Partner Talks is a Woztell initiative where we interview our partners and subject matter experts to get their views on the impact that WhatsApp and conversational commerce is having in their region.

In this episode we interview Jaime Villarreal, CEO of HOLD Marketing on how WhatsApp is used in Mexico and his experience in implementing WhatsApp Business API solutions.

Jaime

Jaime Villareal – CEO of HOLD Marketing

Jaime Villareal is the CEO of HOLD Marketing, a Woztell partner based in Mexico. 

Key points of the talk

WhatsApp has become a verb in Mexico

We often hear that a company is the dominant player in a market but we rarely hear that its name has become a verb. It only happens when its product or service becomes so widespread, so integrated in to people’s lives that they stop perceiving it as a product and start considering it as something as normal as breathing or walking.

This transformation into a verb is the ultimate recognition of dominance over any alternative present in the market and it exactly what has happened to WhatsApp in Mexico. The verb Whatsappear has become as normal as saying things like calling or “googling” and is proof of the dominance of the platform in the Mexican market.

Jaime explained that businesses have picked up on this fairly quickly and Hold Marketing has already helped many companies to integrate WhatsApp Business API (also known as WABA) into their communication and CRM systems with Woztell.

To illustrate how WhatsApp is used in Mexico, Jaime provided some examples from the automotive industry, and specifically from the car sales and insurance side of the business.

An asynchronous communication tool

One of the reasons behind WhatsApp’s success is the fact that it allows people to communicate asynchronously or, in other words, without the need to be both engaged in the conversation at the same time.

This is especially important for sales teams that deal with long sales cycles. Jaime explained that in Mexican car dealerships the average time between first contact and purchase is 30 days. In this time the company needs to remain in constant contact with the potential customer to prevent de lead from “cooling down” and being lost.

Before WhatsApp made reliable asynchronous communication possible, sales teams were forced to rely on a combination of persistent calls and luck to avoid losing the lead. All they could do was call the customer and hope they were able to answer the phone and willing to listen.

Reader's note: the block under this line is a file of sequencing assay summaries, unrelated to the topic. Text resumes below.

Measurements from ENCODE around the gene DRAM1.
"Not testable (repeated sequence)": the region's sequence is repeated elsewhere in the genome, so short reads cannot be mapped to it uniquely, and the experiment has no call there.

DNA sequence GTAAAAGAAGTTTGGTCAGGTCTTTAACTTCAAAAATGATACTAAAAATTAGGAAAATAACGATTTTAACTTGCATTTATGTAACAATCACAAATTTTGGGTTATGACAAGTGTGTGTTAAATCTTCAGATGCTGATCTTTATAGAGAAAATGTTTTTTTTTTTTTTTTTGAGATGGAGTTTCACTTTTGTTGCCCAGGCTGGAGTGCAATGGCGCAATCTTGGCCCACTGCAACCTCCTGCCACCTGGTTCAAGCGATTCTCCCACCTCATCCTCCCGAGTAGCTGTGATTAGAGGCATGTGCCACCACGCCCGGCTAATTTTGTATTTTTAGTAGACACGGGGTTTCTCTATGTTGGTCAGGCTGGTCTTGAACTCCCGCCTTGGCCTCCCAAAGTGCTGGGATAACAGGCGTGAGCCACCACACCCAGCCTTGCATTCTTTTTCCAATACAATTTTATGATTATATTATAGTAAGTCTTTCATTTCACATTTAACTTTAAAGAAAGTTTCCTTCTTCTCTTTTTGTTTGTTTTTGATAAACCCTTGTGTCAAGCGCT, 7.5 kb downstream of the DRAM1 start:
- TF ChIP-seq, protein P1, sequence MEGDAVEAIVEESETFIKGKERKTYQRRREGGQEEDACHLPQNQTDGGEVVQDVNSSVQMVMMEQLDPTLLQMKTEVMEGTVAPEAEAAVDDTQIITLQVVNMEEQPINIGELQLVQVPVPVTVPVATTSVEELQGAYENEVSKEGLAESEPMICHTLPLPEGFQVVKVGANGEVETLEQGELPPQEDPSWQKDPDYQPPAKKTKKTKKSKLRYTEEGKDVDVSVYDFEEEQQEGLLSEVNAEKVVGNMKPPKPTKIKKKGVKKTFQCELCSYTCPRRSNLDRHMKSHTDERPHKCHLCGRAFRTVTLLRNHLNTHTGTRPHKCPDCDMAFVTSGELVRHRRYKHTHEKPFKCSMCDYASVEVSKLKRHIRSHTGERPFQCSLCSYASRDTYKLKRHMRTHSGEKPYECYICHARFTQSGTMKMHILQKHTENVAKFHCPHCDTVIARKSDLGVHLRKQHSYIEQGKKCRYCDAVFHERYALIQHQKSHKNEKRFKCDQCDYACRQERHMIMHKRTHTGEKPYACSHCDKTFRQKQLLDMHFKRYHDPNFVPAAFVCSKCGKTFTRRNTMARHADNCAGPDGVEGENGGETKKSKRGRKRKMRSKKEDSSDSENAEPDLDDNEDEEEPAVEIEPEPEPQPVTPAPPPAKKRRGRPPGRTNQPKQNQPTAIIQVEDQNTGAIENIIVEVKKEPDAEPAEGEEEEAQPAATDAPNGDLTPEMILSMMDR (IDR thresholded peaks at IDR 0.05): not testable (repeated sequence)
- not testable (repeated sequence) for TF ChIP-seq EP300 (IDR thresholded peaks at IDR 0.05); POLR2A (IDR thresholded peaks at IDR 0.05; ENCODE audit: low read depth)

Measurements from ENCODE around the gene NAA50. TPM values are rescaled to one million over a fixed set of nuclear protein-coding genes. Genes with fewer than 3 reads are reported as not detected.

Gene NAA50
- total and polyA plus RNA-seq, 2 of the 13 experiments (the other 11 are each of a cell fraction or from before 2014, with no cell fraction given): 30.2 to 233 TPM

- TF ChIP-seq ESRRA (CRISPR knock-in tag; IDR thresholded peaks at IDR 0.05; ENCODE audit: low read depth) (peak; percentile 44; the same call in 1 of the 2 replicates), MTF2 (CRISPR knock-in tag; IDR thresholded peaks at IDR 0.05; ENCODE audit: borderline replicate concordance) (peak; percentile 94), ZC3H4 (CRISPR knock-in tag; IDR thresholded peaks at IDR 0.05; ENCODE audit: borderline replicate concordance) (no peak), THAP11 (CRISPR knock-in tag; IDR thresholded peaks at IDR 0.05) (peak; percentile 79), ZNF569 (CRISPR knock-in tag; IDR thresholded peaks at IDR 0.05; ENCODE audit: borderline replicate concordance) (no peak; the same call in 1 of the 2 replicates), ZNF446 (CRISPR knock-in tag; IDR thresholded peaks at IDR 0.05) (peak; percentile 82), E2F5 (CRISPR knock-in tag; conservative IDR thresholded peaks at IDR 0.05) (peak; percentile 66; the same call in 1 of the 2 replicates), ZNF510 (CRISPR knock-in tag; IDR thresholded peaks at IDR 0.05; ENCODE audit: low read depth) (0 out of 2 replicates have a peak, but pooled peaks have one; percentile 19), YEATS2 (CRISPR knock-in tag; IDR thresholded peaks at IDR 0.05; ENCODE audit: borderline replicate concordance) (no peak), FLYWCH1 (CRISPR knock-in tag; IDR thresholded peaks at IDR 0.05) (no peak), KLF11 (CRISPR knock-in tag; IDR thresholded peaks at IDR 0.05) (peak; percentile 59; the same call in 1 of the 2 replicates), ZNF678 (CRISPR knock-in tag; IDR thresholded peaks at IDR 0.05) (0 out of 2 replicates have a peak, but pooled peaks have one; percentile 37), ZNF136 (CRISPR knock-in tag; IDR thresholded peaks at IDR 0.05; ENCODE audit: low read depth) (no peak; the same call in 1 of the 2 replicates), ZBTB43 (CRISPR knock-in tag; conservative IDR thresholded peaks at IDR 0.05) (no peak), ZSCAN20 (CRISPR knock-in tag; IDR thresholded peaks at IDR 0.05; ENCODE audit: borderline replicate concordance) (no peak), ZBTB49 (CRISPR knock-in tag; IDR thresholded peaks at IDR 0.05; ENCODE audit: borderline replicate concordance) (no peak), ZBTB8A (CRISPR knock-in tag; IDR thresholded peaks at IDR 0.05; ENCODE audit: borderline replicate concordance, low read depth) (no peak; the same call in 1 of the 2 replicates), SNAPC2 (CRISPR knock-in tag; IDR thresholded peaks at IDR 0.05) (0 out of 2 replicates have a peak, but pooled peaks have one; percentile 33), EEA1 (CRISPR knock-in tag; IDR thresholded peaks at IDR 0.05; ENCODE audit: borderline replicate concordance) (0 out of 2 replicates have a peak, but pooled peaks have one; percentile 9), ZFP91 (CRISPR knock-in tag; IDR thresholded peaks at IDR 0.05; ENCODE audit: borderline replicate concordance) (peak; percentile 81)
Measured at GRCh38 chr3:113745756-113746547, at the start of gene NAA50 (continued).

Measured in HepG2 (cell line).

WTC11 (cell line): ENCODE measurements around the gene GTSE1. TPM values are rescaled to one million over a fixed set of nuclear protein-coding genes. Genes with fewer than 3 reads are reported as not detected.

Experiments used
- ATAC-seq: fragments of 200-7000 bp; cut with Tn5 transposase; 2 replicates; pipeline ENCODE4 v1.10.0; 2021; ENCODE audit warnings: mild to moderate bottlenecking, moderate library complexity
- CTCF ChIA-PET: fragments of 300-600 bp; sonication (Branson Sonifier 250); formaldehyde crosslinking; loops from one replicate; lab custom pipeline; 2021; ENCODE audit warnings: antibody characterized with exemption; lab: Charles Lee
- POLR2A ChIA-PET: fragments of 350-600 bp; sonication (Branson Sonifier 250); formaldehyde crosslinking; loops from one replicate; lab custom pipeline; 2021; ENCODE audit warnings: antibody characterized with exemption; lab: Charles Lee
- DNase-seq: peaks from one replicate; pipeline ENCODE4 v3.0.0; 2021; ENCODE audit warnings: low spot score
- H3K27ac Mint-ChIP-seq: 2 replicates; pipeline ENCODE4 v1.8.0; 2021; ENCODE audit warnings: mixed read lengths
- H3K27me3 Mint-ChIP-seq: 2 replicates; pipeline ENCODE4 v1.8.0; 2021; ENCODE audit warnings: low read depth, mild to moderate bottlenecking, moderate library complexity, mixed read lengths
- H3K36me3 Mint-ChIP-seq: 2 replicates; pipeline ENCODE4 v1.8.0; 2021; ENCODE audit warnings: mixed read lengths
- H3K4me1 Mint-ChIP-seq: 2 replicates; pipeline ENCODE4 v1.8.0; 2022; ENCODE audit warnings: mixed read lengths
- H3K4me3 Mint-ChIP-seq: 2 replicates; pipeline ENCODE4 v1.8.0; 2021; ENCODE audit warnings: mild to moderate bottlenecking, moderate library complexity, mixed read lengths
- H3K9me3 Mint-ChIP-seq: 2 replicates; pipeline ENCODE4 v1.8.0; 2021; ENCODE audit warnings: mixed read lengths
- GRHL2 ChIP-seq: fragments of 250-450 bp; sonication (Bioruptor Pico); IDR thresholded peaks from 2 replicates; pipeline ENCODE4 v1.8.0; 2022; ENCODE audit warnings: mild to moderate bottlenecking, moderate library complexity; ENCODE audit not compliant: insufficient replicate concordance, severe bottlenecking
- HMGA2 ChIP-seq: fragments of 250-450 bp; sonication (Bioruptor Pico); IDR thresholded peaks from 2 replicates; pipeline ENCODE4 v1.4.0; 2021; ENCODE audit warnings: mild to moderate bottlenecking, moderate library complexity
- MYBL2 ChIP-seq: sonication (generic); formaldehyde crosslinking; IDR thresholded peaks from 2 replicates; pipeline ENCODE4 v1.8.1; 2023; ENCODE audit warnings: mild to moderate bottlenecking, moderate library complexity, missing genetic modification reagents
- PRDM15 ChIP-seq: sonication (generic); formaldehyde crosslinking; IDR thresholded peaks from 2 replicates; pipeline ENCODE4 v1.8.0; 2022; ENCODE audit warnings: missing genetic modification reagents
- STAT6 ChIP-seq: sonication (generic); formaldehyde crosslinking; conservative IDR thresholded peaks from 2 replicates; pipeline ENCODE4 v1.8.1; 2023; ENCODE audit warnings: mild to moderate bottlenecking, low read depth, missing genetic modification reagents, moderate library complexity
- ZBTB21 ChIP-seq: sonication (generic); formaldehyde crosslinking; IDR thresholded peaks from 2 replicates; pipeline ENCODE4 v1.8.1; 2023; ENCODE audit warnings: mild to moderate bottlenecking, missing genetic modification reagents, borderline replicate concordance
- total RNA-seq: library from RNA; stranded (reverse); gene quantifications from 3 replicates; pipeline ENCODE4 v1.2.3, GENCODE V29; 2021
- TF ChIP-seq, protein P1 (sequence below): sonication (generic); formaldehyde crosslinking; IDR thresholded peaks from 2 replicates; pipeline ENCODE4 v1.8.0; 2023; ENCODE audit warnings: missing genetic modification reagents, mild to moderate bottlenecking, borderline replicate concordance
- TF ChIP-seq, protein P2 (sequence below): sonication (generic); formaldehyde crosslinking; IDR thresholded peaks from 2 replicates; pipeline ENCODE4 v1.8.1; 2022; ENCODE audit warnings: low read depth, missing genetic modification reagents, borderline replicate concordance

With Whatsapp they can send messages at any time and have the potential customer reply in their own time and provide 24/7 service thanks to automation.

WABA automation is key to productivity

On the topic of CRM integration, Jaime stressed the importance of automation for a company’s productivity. In his view, integrating WhatsApp with a company’s CRM can deliver great benefits but these pale in comparison with what can be obtained by adding a layer of automation.

Continuing with our examples a car dealer can use automation, in the form of a chatbot to provide 24/7 support without the need, an the expense, of a 24/7 workforce. In this scenario a chatbot can, for example, provide information on available cars and book appointments for test drives.

In another example Jaime explained how they helped a car-insurance company to create a chatbot that provided initial response in case of accident and assessed the seriousness of the situation. Using the assessment it then decided if the situation was serious enough to require human intervention, like in the case of a serious car crash, or it could be handled in an automated way, like in the case of a fender bender.

Gathering data to improve communication

An interesting side effect of using WhatsApp as a communication channel and connecting it to a CRM via WhatsApp Business API is that it allows the company to acquire a lot of information on how its customers communicate.

This information is easy to access and analyze because the complete conversations are stored in the CRM in text form, something that could never happen with phone calls and manual data entry.

Once stored this data can be used to improve the way the company communicates and markets its products by, for example, looking at what questions are asked most frequently and what words customers use to describe the product.

Jaime gave the example of a company that decided to include the price of its products on the page after seeing that customers were asking for it. He also mentioned that this information can be used to create a constant improvement system for the chatbot, where data on how customers communicate can be used to improve the way the chatbot “speaks” to them.

Connectivity is a matter of survival

Towards the end of the interview Jaime mentioned a crucial point that served as a good conclusion for our conversation:

“What can’t be connected will die”

He explained that connecting a business to mainstream communication channels like WhatsApp and integrating it with in-house system is key to survival in many industries. Unfortunately, some companies struggle to take advantage of the opportunity because their internal systems are either outdated or are closed systems that were never designed to integrate with other tools.

He invited business leaders to keep connectivity and flexibility in mind when considering any IT-related solution and to look for professionals that can guide them in their choices.

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